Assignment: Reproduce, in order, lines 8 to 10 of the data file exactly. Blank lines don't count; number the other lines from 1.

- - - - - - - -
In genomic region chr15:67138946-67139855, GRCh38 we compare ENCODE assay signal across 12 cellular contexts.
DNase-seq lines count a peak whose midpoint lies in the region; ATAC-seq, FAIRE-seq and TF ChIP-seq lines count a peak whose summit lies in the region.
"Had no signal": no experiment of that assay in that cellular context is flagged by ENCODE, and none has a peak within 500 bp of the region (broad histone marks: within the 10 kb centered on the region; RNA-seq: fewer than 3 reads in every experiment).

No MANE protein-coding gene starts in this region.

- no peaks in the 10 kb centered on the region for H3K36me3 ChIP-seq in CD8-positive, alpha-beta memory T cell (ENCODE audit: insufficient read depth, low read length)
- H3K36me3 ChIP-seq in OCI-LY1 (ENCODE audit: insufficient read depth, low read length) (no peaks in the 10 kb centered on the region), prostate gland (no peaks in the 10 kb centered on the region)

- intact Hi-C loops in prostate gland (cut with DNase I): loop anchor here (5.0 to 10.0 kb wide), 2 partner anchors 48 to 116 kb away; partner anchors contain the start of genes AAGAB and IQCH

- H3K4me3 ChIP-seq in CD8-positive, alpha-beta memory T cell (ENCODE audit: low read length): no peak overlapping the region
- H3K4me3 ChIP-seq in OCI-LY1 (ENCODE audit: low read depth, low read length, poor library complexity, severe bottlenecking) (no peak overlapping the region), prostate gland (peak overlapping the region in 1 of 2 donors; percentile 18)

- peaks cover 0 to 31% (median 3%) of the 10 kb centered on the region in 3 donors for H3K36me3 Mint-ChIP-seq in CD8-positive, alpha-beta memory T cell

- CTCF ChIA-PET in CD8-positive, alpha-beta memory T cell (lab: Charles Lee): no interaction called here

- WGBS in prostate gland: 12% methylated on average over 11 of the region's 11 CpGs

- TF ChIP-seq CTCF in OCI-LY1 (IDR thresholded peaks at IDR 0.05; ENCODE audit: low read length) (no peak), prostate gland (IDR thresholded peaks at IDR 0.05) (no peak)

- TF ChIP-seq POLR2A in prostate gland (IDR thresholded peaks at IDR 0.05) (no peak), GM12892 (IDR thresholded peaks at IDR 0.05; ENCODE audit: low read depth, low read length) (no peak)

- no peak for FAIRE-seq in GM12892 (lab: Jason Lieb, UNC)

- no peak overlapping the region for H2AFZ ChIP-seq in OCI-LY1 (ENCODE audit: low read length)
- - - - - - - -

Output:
- H3K4me3 ChIP-seq in CD8-positive, alpha-beta memory T cell (ENCODE audit: low read length): no peak overlapping the region
- H3K4me3 ChIP-seq in OCI-LY1 (ENCODE audit: low read depth, low read length, poor library complexity, severe bottlenecking) (no peak overlapping the region), prostate gland (peak overlapping the region in 1 of 2 donors; percentile 18)

- peaks cover 0 to 31% (median 3%) of the 10 kb centered on the region in 3 donors for H3K36me3 Mint-ChIP-seq in CD8-positive, alpha-beta memory T cell